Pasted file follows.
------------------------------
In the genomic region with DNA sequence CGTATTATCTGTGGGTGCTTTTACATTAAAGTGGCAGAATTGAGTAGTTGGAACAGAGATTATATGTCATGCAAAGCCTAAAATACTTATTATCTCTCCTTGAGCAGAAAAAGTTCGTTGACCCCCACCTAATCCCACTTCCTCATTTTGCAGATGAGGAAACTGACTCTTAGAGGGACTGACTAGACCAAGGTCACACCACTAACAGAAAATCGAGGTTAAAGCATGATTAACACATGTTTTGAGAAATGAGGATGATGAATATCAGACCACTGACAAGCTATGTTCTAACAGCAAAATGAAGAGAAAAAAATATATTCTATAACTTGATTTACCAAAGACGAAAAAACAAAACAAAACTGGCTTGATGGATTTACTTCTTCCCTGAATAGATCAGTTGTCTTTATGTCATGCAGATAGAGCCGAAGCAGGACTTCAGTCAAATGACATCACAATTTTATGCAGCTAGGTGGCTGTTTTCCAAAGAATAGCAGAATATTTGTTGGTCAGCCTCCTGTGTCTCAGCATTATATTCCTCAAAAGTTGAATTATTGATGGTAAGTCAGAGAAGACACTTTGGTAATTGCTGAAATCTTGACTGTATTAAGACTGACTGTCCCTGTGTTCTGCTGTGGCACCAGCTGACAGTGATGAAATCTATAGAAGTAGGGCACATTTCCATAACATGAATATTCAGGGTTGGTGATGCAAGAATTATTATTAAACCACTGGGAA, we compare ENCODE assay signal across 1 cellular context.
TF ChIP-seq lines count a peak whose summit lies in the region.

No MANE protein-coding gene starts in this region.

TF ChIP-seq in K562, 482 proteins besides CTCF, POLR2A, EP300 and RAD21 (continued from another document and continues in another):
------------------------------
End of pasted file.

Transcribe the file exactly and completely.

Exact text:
In the genomic region with DNA sequence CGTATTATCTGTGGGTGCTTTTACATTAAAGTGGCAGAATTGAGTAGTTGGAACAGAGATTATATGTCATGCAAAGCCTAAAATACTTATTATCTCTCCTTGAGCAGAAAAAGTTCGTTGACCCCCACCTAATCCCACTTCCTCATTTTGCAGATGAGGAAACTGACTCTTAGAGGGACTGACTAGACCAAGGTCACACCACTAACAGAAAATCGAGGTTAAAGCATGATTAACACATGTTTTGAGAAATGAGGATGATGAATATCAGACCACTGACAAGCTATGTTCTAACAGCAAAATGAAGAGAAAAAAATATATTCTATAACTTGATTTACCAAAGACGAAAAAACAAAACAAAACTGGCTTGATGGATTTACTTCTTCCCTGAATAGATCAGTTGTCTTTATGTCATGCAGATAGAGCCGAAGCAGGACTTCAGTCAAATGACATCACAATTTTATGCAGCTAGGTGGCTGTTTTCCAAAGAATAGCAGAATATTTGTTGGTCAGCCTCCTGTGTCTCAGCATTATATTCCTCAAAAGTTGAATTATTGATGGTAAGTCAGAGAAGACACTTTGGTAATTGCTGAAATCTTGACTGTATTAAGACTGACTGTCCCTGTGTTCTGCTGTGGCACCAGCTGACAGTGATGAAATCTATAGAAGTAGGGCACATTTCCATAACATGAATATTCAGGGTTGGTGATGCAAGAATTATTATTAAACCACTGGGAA, we compare ENCODE assay signal across 1 cellular context.
TF ChIP-seq lines count a peak whose summit lies in the region.

No MANE protein-coding gene starts in this region.

TF ChIP-seq in K562, 482 proteins besides CTCF, POLR2A, EP300 and RAD21 (continued from another document and continues in another):